The “I” of Jerusalem

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After Yaakov’s stirring dream of the angels ascending and descending the ladder, he awakes upon Temple Mount all startled and bewildered.  The Torah tells us that he exclaims: “Indeed, the Lord is in this place, and I did not know [it]!”  Rashi explains that he meant that if he had known the sanctity of his setting then he would not have fallen asleep there.

Commentators note that the verse’s formulation seems to contain a redundancy.  In the original Hebrew, the second half of Yaakov’s statement is “ve-anochi lo yadati.”  The words lo yadati on their own would also have meant, “and I did not know [it].”  What, then, is added by the word ve-anochi – “and I” – if the first-person is already included in the phrase lo yadati?

The Panim Yafot, a Chassidic work, has a penetrating answer.  He argues that with the “extra” ve-anochi the verse can be homiletically read as “and I did not know anochi/myself.”  In this read, Yaakov was both expressing astonishment about his lack of knowledge of God’s presence in this special place but also explaining that his ignorance of God stemmed from an ignorance with himself.  On the level of Yaakov Avinu, he had not yet engaged in deep self-reflections and self-questioning about his own nature and the meaning of his life.  If he had done so and had accessed the “anochi” then it would have been impossible for him to not have recognized God’s presence.

This interpretation allows for another powerful point.  During the course of his vision on the mountain, Yaakov did indeed engage in the two-pronged process of encountering God and his own anochi.  It is not arbitrary that this process occurred in Yerushalyim, on the Temple Mount.  There is something special about this “place” which encourages and enables this sort of soul-searching and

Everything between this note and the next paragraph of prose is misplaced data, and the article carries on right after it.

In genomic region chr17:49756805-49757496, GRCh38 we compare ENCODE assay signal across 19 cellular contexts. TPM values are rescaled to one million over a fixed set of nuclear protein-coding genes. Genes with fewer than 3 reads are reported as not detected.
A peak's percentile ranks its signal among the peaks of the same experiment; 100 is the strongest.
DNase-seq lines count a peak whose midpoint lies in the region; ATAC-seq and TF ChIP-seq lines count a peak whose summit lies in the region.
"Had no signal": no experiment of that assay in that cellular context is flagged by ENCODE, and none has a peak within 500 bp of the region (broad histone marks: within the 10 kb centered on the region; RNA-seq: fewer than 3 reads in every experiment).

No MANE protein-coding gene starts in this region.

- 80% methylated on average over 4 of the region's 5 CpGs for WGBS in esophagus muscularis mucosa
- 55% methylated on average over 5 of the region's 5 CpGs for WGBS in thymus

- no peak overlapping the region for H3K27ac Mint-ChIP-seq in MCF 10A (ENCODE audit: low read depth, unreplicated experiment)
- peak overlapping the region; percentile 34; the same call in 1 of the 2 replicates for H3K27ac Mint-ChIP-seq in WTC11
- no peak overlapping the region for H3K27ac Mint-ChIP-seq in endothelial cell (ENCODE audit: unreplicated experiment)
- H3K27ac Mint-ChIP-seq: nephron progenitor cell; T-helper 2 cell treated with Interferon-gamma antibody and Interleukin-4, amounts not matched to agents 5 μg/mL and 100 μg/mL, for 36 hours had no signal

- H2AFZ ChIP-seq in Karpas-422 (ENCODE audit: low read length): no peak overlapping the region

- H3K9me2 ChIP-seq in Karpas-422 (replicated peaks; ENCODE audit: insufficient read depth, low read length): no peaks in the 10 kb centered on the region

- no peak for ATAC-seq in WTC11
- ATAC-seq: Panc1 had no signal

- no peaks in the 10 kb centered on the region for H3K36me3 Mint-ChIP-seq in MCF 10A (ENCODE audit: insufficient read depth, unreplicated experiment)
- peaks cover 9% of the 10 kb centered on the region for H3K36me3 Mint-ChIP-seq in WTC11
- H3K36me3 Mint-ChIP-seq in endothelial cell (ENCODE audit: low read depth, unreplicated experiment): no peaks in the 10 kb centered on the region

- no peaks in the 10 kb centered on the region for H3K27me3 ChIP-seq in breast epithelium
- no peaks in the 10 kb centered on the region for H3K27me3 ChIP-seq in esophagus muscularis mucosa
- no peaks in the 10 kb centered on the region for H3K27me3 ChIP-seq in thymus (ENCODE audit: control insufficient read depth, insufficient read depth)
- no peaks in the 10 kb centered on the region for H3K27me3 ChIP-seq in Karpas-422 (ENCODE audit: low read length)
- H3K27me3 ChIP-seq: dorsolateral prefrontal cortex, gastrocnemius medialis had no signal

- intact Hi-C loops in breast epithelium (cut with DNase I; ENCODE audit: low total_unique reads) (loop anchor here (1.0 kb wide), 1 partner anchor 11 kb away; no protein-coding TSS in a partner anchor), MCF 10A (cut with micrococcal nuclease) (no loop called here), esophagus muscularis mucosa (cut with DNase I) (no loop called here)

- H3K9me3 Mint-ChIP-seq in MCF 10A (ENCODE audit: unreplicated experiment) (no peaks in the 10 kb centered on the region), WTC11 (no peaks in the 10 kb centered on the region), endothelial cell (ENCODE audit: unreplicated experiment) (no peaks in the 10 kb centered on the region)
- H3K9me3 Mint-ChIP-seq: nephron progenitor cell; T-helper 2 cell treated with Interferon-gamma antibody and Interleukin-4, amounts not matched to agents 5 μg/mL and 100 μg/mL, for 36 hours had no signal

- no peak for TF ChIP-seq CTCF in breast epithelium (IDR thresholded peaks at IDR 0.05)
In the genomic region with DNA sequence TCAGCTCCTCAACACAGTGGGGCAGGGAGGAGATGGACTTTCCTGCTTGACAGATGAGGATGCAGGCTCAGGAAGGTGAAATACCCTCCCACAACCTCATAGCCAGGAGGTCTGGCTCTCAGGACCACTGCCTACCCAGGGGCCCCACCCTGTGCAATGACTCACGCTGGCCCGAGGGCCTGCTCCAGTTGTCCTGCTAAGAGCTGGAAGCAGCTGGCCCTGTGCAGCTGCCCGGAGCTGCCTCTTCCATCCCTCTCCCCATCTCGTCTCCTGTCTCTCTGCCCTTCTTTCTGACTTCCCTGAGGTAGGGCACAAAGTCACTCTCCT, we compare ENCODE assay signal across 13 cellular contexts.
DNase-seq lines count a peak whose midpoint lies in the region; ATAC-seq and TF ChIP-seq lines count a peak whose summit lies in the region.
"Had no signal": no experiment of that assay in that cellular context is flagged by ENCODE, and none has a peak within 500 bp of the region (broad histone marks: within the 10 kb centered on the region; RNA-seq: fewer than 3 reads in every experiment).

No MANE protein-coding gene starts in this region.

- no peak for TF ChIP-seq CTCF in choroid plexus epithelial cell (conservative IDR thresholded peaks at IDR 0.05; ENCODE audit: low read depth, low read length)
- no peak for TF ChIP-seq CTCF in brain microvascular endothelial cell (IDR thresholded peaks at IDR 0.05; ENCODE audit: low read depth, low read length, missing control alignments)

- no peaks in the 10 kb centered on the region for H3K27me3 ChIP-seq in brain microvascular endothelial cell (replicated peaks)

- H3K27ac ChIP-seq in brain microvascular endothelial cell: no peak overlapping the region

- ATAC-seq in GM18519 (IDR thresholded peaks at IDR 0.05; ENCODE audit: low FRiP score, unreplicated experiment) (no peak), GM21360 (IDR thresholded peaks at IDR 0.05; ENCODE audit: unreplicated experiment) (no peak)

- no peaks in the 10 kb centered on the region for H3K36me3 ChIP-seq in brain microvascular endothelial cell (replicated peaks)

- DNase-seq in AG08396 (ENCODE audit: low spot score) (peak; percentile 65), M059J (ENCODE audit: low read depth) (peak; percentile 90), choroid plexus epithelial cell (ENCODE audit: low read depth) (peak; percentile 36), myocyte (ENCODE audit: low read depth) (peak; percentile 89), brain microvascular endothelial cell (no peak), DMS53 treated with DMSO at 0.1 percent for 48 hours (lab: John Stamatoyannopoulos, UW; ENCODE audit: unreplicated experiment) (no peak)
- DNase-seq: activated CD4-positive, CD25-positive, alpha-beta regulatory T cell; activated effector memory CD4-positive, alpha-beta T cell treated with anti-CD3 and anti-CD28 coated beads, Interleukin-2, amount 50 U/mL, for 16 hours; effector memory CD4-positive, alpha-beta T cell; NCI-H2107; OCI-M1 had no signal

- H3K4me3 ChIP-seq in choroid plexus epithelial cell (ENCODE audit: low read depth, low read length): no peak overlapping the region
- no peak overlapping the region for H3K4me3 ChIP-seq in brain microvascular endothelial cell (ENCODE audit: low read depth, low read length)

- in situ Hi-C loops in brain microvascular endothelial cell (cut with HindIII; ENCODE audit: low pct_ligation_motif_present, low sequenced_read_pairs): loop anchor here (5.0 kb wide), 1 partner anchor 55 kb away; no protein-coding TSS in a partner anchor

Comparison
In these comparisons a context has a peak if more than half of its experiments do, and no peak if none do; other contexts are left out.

deep realizations about the nature of one’s own soul.  Perhaps this unique quality of Yerushalayim flows from the fact that according to the midrash God took dirt from Temple Mount to create the first

human being.  Yerushalayim contains the primal origins of mankind and it therefore is a place for people to find themselves.  

But as with Yaakov, this process cannot end in self-discovery.  At the same time that one discovers the lower-case anochi, one cannot help but also find the upper case Anochi – God who is the ultimate Being.  When a person enters Yerushalayim, searches and finds himself, he will perforce be open to seeing the One who dwells in Yerushalayim. 

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